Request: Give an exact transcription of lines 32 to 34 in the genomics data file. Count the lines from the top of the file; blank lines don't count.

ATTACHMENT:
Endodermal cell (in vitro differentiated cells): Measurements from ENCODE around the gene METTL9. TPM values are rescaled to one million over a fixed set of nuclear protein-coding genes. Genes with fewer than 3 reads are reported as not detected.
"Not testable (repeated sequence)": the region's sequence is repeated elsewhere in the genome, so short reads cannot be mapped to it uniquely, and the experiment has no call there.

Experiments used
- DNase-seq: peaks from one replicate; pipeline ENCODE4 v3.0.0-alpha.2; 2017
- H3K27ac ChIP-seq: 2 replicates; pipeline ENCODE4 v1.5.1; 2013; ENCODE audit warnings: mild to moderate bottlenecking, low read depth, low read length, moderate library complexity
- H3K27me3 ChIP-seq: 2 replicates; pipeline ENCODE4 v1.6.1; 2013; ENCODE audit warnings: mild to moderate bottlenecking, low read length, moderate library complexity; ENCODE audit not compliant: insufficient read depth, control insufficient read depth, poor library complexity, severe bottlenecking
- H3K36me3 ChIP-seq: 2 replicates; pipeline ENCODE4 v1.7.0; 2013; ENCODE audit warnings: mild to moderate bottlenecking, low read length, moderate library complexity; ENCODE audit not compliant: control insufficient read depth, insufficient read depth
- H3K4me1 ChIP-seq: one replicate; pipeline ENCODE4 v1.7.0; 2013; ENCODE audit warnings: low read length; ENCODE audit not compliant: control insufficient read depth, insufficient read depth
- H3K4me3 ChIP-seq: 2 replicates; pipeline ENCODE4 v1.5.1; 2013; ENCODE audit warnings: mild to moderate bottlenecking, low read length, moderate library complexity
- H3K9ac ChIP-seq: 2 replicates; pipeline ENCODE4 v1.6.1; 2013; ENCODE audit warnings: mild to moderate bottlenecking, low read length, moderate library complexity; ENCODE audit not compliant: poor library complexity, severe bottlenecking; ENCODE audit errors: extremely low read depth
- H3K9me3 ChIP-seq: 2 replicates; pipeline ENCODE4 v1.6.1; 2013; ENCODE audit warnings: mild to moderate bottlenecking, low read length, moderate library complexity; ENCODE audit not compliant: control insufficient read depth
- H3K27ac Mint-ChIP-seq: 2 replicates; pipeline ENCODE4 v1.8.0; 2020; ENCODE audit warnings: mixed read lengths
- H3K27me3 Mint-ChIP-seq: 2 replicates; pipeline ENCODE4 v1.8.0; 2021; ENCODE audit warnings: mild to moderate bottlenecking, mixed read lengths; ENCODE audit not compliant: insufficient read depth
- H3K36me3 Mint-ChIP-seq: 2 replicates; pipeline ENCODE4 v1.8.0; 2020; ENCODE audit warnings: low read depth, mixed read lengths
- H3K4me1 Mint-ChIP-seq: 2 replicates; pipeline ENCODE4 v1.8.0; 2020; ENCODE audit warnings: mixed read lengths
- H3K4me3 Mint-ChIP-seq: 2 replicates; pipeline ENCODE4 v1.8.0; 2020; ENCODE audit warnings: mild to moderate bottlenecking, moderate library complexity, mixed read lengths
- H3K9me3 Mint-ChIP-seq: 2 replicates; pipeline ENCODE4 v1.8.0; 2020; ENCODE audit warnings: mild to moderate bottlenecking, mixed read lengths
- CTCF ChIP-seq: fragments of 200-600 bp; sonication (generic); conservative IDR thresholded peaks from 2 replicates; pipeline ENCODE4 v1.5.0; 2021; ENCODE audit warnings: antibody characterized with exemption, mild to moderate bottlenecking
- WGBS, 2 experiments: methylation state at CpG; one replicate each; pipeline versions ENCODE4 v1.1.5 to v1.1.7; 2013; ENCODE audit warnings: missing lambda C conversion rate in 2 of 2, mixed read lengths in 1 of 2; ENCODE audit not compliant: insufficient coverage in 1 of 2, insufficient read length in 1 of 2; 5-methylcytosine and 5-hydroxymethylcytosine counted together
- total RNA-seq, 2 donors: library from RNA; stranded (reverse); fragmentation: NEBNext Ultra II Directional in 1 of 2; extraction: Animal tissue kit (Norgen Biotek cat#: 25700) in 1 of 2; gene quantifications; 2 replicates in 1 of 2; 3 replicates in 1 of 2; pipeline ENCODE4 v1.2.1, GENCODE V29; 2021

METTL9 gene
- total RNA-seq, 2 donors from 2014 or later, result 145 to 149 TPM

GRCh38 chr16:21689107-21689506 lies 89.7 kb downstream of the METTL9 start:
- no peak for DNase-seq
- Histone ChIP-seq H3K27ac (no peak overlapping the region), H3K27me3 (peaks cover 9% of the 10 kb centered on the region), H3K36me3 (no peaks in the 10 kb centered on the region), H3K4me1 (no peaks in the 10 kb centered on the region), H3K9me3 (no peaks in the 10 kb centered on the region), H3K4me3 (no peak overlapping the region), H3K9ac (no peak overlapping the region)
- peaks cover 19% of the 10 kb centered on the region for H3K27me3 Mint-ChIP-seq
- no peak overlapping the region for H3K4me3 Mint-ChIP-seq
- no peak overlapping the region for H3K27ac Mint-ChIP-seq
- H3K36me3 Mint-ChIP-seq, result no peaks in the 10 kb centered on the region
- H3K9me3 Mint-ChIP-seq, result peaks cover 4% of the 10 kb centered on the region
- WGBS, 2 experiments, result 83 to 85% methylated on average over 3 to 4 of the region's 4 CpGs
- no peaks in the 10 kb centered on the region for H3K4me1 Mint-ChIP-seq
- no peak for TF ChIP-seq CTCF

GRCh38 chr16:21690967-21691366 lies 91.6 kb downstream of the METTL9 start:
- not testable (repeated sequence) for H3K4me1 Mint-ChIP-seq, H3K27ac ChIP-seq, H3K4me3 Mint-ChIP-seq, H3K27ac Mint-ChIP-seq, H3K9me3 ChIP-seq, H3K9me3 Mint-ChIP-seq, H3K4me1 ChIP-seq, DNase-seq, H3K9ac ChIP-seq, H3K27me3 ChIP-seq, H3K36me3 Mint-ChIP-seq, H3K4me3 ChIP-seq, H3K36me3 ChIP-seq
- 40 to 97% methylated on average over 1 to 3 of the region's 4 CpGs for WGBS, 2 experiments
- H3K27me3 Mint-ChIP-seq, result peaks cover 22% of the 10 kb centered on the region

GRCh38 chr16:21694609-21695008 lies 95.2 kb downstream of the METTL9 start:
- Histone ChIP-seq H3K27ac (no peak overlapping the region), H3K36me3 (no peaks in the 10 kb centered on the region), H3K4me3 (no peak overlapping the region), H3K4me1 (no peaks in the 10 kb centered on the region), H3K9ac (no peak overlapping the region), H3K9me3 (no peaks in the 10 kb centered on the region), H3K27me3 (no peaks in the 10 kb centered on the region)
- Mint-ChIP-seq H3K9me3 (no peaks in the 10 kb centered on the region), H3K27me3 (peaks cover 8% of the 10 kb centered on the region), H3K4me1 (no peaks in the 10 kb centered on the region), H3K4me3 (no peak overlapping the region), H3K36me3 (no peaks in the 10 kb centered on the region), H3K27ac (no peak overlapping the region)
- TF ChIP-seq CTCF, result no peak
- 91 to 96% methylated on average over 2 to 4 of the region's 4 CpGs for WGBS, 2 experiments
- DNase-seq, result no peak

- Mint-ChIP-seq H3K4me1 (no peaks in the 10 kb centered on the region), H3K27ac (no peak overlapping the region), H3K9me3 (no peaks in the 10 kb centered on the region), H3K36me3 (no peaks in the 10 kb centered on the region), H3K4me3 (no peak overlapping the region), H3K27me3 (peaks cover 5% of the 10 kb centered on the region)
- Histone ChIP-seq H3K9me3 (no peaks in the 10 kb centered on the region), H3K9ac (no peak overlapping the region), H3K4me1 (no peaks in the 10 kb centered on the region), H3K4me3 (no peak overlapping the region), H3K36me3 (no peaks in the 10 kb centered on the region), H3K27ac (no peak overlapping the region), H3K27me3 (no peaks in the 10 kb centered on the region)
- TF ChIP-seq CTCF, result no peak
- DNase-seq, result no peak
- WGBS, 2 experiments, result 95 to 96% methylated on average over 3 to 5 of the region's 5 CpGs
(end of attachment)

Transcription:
- no peaks in the 10 kb centered on the region for H3K4me1 Mint-ChIP-seq
- no peak for TF ChIP-seq CTCF

GRCh38 chr16:21690967-21691366 lies 91.6 kb downstream of the METTL9 start: